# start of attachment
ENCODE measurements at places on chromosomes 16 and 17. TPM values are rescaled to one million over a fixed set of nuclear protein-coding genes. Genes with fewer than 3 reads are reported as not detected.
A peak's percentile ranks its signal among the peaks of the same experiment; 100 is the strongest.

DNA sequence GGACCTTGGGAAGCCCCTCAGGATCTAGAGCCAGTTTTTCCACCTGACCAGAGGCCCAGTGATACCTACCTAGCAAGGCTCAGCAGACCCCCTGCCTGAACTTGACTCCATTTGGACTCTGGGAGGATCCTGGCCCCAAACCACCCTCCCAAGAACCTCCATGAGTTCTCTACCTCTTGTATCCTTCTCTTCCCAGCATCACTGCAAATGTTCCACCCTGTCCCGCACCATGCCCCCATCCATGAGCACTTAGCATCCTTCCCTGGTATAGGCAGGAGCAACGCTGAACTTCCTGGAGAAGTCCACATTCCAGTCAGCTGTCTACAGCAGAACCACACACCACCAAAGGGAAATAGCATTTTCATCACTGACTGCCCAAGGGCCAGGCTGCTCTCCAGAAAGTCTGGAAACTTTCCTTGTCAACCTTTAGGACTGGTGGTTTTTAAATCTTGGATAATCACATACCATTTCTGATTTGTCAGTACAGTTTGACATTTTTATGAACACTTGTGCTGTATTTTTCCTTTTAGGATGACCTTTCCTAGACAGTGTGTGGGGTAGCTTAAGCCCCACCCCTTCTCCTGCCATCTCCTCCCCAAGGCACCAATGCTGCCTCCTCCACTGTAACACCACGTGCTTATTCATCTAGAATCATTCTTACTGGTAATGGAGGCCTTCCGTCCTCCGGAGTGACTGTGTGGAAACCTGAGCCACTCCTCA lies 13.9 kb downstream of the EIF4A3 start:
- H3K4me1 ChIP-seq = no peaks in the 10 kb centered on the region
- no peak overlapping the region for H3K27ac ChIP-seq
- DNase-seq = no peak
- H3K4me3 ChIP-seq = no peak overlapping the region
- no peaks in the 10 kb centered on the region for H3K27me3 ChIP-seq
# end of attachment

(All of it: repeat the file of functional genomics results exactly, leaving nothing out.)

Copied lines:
ENCODE measurements at places on chromosomes 16 and 17. TPM values are rescaled to one million over a fixed set of nuclear protein-coding genes. Genes with fewer than 3 reads are reported as not detected.
A peak's percentile ranks its signal among the peaks of the same experiment; 100 is the strongest.

DNA sequence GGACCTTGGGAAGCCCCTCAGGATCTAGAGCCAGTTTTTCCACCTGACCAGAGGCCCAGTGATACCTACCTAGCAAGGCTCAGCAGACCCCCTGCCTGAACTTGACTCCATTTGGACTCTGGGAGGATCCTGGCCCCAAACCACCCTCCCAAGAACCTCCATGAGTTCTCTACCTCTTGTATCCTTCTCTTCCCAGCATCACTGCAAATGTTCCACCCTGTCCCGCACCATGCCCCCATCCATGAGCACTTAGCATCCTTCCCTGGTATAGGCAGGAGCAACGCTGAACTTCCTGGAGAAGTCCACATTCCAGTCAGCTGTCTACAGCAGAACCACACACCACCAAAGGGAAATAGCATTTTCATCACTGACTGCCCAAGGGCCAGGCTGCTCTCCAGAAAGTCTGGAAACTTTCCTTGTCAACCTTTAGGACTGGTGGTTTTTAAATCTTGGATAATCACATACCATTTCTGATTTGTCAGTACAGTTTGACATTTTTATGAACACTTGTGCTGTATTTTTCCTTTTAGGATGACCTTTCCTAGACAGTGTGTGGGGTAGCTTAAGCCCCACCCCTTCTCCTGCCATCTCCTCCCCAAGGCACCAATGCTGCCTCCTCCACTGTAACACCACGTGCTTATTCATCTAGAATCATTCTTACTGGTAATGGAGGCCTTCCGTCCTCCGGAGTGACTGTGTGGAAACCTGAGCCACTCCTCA lies 13.9 kb downstream of the EIF4A3 start:
- H3K4me1 ChIP-seq = no peaks in the 10 kb centered on the region
- no peak overlapping the region for H3K27ac ChIP-seq
- DNase-seq = no peak
- H3K4me3 ChIP-seq = no peak overlapping the region
- no peaks in the 10 kb centered on the region for H3K27me3 ChIP-seq